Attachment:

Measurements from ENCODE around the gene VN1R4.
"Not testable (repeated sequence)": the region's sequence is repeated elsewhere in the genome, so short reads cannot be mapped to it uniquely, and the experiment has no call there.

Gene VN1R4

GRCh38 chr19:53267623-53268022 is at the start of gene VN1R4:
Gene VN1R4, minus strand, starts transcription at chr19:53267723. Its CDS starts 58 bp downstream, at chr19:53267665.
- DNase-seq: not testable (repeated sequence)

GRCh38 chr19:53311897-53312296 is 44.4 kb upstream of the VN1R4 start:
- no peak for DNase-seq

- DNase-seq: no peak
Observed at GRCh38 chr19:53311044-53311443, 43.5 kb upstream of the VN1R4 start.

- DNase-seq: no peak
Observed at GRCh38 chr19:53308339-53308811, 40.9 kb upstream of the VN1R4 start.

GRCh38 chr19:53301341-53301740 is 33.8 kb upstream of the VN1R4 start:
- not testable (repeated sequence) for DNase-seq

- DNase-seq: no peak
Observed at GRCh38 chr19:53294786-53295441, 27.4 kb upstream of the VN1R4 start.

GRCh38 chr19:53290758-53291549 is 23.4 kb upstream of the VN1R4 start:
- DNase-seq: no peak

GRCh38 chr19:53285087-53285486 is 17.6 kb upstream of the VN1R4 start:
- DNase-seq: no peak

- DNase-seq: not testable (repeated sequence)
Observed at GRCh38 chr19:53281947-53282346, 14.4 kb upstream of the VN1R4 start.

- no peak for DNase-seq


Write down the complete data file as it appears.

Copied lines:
Measurements from ENCODE around the gene VN1R4.
"Not testable (repeated sequence)": the region's sequence is repeated elsewhere in the genome, so short reads cannot be mapped to it uniquely, and the experiment has no call there.

Gene VN1R4

GRCh38 chr19:53267623-53268022 is at the start of gene VN1R4:
Gene VN1R4, minus strand, starts transcription at chr19:53267723. Its CDS starts 58 bp downstream, at chr19:53267665.
- DNase-seq: not testable (repeated sequence)

GRCh38 chr19:53311897-53312296 is 44.4 kb upstream of the VN1R4 start:
- no peak for DNase-seq

- DNase-seq: no peak
Observed at GRCh38 chr19:53311044-53311443, 43.5 kb upstream of the VN1R4 start.

- DNase-seq: no peak
Observed at GRCh38 chr19:53308339-53308811, 40.9 kb upstream of the VN1R4 start.

GRCh38 chr19:53301341-53301740 is 33.8 kb upstream of the VN1R4 start:
- not testable (repeated sequence) for DNase-seq

- DNase-seq: no peak
Observed at GRCh38 chr19:53294786-53295441, 27.4 kb upstream of the VN1R4 start.

GRCh38 chr19:53290758-53291549 is 23.4 kb upstream of the VN1R4 start:
- DNase-seq: no peak

GRCh38 chr19:53285087-53285486 is 17.6 kb upstream of the VN1R4 start:
- DNase-seq: no peak

- DNase-seq: not testable (repeated sequence)
Observed at GRCh38 chr19:53281947-53282346, 14.4 kb upstream of the VN1R4 start.

- no peak for DNase-seq